In experimental animals, several authors observed a beneficial effect for IFN-alpha upon liver fibrosis caused by the hepatotoxin CCl4. Thus, Inagaki et al.21 reported that IFN-alpha administered into transgenic mice harboring the alpha2 (I) collagen gene promoter sequence, significantly repressed promoter activation and prevented the progression of hepatic fibrosis induced by carbon tetrachloride (CCl4) injection. In rats treated for seven weeks with CCl4 and INF-alpha, renal interstitial fibrosis was prevented, though the interstitial inflammation score was higher in the CCl4 + INF group than the control group22. In rats treated with CCl4 for the 6 weeks, high doses of IFN-alpha reduced ALT and AST and decreased number of Ito cells in Disse's space. These effects of INF-alpha were not observed if given 3 weeks after CCl4 administration23. In rats treated with CCl4, INF-alpha 150,000 U/day reduced expression of hepatic stellate cell and transforming growth factor-b1 and a-smooth muscle actin24. The administration of PEG-IFN 1.5 microg/kg/week after cessation of 12 weeks treatment with CCl4 was associated with improved CCl4 induced rat liver fibrosis25. In rats given CCl4 for 8 weeks, co treatment with interferon-alpha and –gamma was reported to suppress collagen and transforming growth factor-beta1 and has an overall anti-fibrotic effect without exacerbating inflammation26. In rats infected with the helminth Capillaria hepatica regularly develop diffuse septal fibrosis of the liver, which terminated in cirrhosis 40 days after inoculation, treatment with interferon-alpha (500,000 and 800,000 IU) for 60 days inhibited the development of fibrosis in this model27. Dimethylnitrosamine-induced liver fibrosis was reduced in rats treated with rIFN-alpha decreased FN deposition, but not histology and oxidative parameters28.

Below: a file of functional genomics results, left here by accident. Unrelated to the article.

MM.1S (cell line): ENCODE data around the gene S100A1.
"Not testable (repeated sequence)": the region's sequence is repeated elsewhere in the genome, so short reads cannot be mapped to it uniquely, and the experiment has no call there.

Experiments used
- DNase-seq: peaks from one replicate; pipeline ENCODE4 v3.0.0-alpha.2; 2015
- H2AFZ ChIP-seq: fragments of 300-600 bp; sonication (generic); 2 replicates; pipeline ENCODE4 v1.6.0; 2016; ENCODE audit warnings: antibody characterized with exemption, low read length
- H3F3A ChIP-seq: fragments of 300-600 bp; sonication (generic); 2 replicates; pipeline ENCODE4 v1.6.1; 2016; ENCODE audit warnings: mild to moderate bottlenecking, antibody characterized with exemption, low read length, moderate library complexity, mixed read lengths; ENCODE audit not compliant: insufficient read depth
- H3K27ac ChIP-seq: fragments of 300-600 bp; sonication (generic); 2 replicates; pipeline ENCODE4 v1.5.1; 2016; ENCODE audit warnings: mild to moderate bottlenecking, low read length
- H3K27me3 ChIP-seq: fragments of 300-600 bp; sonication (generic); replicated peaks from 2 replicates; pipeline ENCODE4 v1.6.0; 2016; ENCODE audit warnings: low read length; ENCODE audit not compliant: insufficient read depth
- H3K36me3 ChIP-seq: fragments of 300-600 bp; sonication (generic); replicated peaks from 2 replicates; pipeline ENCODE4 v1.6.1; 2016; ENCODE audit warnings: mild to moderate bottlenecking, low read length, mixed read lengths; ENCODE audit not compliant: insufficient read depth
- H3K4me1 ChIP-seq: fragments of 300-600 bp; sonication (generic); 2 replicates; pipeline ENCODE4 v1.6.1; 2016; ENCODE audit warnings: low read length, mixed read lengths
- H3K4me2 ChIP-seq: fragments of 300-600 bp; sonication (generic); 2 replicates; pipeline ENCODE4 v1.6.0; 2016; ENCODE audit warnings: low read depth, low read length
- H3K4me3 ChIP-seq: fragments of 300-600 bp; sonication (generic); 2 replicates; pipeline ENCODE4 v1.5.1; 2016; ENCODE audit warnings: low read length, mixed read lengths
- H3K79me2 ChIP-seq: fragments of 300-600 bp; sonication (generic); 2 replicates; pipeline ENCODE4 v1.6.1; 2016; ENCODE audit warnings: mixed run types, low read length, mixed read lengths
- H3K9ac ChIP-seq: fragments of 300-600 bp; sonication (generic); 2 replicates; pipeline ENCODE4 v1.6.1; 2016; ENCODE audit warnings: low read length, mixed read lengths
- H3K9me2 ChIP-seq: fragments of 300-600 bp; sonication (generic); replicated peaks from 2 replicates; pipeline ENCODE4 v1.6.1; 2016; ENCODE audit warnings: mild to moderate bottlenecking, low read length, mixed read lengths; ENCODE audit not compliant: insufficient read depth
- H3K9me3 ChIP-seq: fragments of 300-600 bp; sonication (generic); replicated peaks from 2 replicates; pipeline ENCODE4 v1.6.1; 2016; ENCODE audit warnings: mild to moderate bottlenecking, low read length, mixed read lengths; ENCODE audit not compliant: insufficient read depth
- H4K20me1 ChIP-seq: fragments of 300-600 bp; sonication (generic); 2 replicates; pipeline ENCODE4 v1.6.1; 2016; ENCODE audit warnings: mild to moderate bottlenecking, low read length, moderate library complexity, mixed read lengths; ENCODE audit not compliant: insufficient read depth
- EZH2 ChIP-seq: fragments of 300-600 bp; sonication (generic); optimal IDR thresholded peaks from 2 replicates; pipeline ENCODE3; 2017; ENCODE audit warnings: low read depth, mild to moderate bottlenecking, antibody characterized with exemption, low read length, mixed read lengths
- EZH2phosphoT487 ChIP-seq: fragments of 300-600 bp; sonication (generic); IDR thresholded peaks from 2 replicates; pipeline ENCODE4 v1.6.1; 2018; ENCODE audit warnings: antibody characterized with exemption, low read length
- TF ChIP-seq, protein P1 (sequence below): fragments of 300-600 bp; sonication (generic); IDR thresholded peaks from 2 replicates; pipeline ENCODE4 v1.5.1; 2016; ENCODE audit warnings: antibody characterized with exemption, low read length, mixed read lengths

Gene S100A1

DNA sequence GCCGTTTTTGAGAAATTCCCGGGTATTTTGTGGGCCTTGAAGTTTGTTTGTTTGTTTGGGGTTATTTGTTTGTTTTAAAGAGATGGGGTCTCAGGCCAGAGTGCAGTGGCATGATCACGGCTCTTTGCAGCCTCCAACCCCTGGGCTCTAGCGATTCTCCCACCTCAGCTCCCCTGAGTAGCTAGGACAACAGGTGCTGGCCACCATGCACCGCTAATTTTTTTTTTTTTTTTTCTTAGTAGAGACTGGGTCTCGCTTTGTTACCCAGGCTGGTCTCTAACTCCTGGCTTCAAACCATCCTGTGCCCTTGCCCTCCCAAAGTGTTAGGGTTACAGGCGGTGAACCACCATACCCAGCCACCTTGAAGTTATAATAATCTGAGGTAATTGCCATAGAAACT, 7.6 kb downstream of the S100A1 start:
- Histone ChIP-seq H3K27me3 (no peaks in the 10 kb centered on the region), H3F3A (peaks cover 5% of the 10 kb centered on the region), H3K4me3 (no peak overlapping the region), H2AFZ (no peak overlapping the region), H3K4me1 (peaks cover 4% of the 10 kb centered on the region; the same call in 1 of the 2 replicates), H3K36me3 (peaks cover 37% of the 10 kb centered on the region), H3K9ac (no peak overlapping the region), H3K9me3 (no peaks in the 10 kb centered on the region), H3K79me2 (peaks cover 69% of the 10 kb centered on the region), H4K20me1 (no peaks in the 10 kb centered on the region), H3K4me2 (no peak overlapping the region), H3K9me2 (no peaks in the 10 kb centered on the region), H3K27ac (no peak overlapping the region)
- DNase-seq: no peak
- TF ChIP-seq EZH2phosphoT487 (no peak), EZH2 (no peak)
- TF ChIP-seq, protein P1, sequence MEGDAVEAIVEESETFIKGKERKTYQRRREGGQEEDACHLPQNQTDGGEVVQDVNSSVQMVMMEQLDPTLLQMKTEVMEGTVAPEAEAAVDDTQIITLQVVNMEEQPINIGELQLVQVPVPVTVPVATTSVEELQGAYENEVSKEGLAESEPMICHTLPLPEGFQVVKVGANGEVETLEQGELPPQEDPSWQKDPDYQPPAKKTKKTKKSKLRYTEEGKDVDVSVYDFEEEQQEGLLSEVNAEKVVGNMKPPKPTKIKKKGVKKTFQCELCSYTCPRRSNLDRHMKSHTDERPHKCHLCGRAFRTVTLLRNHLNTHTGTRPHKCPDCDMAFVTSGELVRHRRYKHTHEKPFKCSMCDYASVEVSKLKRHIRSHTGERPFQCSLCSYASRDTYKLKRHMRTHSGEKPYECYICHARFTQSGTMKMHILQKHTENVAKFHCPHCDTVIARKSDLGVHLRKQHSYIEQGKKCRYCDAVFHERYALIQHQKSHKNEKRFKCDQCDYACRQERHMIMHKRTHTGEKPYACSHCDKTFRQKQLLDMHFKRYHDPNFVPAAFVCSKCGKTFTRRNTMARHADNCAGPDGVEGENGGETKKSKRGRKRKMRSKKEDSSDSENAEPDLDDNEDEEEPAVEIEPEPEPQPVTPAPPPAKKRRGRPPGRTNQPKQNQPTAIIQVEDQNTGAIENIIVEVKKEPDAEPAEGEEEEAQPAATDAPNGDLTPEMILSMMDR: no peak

In rats with biliary fibrosis, Fort et al.29 observed no significant effects for INF-alpha (100,000 UI/day), despite the finding that it significantly decreased fibrosis in the CCl4 model only. In contrast, in bile duct ligated rats, Bueno et al.30 reported a decrease in liver enzymes, fibrosis and decreased bile duct proliferation by IFNalpha-2a (100,000 IU/rat, daily, s.c.). Muriel,31 using bile duct ligated rat model, reported that interferon-alpha 2b (IFN-alpha; 100,000 IU/rat) when administered subcutaneously, daily after surgery for one month resulted in significant preservation of ultrastructure, histology, inhibition of collagen accumulation and in a partial improvement of serum markers of cholestasis. In another study, administration of IFN alpha2b (50000 IU s.c.) 15 days after biliary obstruction and for a further 15 days, ameliorated all markers of liver damage studied (liver glycogen and collagen, bilirubin and enzyme activities in serum)32.